Uncle Red Dog
Uncle Red Dog

It is a reference used often in Canada to reference the fact that Canadian troops are doing much of the heavy lifting in Afghanistan, and are a key part of the occupying force. It is, I suppose, a similar concept to someone referring to Iraq as the "51st state" or some similar reference to someone wondering "why are we there in the first place and what is our objective - how will will know if/when the military objective has been achieved or not if we don't know what the objective is'?.

rob mekel
rob mekel

Are you not forgetting something TT ... your northern neibours do move over the world and sometimes ... end up in Ireland Does make you think, yeah you're right on that one :) :x Rob

Tig2
Tig2

We started it and left it to the Canadians so that we could proceed with Iraq. Makes you think, don't it?

Shellbot
Shellbot

whats the meaning of the refernece to : AfCanadastan ? Not being silly or rude..just curious..

Fatboy0341
Fatboy0341

I spent some time in Kuwait up in the DMZ back in 1994 or so...just doing patrols and some "force in readiness" type stuff to keep Saddam in his place. Almost signed back up in 2001 after 9/11 but decided to leave it up to the new breed of warriors...even though I'm jealous as hell and would like to have had a few cracks at Iraq and Afghanistan (and before anyone flames me for that - it's a warrior thing - I don't expect you to understand). Tough sitting on the sidelines when you train that hard at a job and then get to watch from the bench. Aside from Jiu-Jitsu/MMA training and competitions, my life is pretty "normal" nowadays.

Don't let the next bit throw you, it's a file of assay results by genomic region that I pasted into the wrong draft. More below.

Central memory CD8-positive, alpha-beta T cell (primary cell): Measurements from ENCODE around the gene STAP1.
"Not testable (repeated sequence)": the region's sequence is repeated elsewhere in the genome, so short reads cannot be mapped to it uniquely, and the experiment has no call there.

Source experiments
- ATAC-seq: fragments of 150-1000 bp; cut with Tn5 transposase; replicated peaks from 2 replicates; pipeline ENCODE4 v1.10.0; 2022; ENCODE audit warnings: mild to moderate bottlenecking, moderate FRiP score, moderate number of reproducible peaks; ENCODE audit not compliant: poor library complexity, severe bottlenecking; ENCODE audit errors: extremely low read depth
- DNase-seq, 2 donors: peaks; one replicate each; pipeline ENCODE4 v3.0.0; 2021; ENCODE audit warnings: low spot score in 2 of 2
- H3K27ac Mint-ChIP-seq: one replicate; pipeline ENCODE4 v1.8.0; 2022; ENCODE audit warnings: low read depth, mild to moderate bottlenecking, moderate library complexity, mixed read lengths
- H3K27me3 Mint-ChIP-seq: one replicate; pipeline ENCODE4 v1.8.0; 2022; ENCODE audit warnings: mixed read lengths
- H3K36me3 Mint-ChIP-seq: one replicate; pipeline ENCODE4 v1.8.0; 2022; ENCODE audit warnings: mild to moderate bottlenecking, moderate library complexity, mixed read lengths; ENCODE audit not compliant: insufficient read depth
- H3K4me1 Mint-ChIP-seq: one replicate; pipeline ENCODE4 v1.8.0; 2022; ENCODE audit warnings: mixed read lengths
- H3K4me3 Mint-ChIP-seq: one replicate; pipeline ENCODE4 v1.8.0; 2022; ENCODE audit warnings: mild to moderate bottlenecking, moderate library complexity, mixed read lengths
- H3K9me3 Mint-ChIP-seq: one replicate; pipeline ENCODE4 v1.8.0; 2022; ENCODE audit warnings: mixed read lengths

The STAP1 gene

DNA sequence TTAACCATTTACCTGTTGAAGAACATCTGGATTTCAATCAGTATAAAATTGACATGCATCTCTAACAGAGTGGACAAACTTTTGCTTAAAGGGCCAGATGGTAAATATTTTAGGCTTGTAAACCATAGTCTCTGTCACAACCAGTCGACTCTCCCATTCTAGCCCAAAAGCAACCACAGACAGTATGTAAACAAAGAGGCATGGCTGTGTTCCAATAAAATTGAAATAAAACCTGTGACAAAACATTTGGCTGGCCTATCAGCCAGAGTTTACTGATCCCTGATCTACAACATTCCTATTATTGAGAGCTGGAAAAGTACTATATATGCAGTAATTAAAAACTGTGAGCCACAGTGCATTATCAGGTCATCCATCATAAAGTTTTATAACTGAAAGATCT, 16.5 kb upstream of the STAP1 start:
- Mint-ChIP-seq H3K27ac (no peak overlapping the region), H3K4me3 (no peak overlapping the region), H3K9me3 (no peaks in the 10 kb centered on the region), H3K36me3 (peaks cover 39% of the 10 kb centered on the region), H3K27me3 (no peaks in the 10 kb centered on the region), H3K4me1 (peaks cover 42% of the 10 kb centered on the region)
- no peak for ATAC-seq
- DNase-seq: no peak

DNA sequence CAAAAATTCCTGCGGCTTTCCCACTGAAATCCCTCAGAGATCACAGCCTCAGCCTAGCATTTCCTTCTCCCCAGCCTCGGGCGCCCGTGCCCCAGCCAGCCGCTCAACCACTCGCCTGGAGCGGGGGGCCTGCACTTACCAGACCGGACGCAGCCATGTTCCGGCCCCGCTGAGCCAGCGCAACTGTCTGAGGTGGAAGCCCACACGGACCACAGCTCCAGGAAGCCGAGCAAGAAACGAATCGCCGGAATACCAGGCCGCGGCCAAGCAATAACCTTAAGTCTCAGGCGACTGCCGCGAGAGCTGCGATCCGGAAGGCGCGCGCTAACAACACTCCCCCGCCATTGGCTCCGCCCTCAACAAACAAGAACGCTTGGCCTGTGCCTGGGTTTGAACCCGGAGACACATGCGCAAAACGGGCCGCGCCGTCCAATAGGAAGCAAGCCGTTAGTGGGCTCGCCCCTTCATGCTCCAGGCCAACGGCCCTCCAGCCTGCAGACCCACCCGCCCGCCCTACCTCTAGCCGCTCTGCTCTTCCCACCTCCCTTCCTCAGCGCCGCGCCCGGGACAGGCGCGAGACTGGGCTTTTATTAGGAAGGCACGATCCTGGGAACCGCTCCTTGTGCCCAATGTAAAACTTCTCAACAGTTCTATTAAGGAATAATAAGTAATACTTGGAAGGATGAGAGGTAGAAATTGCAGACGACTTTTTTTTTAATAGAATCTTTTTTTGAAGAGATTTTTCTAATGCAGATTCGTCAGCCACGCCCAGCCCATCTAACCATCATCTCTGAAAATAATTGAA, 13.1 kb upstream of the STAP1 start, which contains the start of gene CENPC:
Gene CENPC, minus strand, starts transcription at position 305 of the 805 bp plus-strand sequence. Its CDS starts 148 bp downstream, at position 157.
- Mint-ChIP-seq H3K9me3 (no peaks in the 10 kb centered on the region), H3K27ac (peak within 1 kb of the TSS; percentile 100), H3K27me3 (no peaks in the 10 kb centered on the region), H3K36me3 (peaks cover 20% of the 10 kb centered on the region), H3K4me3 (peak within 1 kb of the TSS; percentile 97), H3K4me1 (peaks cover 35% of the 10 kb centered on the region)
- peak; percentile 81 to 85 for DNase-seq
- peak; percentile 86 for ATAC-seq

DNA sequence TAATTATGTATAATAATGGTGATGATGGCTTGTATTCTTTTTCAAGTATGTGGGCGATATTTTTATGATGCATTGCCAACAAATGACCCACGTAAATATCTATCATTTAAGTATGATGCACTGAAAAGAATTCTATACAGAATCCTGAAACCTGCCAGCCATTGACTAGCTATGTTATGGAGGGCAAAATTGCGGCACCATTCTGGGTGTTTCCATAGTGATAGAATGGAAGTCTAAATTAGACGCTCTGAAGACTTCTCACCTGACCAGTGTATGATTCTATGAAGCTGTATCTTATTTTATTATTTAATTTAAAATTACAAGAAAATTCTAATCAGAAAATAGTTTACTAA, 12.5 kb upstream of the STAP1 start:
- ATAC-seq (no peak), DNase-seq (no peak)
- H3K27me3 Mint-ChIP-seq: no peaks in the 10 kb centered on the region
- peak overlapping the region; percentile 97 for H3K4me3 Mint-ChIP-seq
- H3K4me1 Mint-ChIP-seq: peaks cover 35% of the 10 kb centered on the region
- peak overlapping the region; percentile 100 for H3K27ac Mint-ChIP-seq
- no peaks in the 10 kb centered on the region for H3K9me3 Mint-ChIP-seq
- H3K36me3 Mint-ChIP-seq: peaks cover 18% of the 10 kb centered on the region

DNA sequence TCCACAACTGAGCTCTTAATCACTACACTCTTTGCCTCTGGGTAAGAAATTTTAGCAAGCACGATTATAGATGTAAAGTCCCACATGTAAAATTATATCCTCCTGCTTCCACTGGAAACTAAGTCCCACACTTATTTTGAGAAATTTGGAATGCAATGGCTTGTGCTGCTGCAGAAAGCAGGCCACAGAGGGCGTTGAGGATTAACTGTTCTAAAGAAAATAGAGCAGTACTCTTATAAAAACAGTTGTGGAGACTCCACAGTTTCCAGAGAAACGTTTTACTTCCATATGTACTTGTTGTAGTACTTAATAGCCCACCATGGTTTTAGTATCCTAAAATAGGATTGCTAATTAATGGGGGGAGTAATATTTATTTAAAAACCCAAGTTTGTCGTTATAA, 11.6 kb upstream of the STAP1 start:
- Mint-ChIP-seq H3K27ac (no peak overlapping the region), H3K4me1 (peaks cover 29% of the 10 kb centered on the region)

kpschmidt1
kpschmidt1

I always have a slight chuckle whenever I hear the old story about Sony's Beta losing to VHS. It is akin to Apple/Mac "losing" to the PC. The humor is: in the age CD's, DVD's & HD-DVD's; whenever you see that TV-station van cameraman with that huge camera on his shoulder - chances are it is recording on Beta. Apparently, like the Mac, the Beta fell into a niche market (commercial video recording/editing) which was not in everone's living room.

Answerfactory
Answerfactory

When I have lived or visited other countries, I pick up their language and their accents. Usually it takes me about a month after I return home to lose it. People continuously ask me where I am from during that period. And I reply "I'm from here!" . "But you have an accent?" "I do?" It's funny.

ldehaan9
ldehaan9

as a West Indian (Guyanese to be precise) I can relate very well to the comments posted by those with heavy accents, having one myself, and it's generally the fate of those who migrate as adult. Additionally, West Indians usually speak very quickly, and it requires practice to pace your speech delivery to enhance understanding, even if your speech isn't very accented. Sometimes, though, when I get caught up in a situation I unconsciously revert to the bullet-train delivery, but generally segue into a "what I mean to say ..." save, which works most of the time :-). Thankfully, I've learnt to slow things down enough to make myself understood right off the bat about 95% of the time. Having an unconsciously good knowledge of English is clearly an asset too, but the standard is definitely slipping and I shudder to think what business communication is going to look like 20 years from now.

Locrian_Lyric
Locrian_Lyric

My family came over from Germany and they all killed their accents as quickly as they could because they wanted to be understood. Kudos to you for your efforts! We need more people like you!

crcanassr
crcanassr

I have lived in the US for 27 years and have graduated from US universities. Originally I am from Latin America. Over the years I have tried to correct my accent, even attended special therapy classes to no avail. Now I know that I will never lose my accent, as most adults that learn a second language do. Anyway, most people I deal with understand me clearly, as clearly as I understand them, an except for a few words that I alway dread to pronounce(sheet is an example), most of my English is acceptable. My point is that accents can be smoothed if not lost, one makes an effort at it.

jasondteck
jasondteck

Some years ago my firm employed a young Irish man who had worked very hard, and successfully, to achieve a neutral accent. You would be unlikely to discern where he came from. Until the day that over the walls of his cubicle came an Irish accent so thick that you could slice it with a knife. He had just answered a phone call from his mother.

finmedmgr
finmedmgr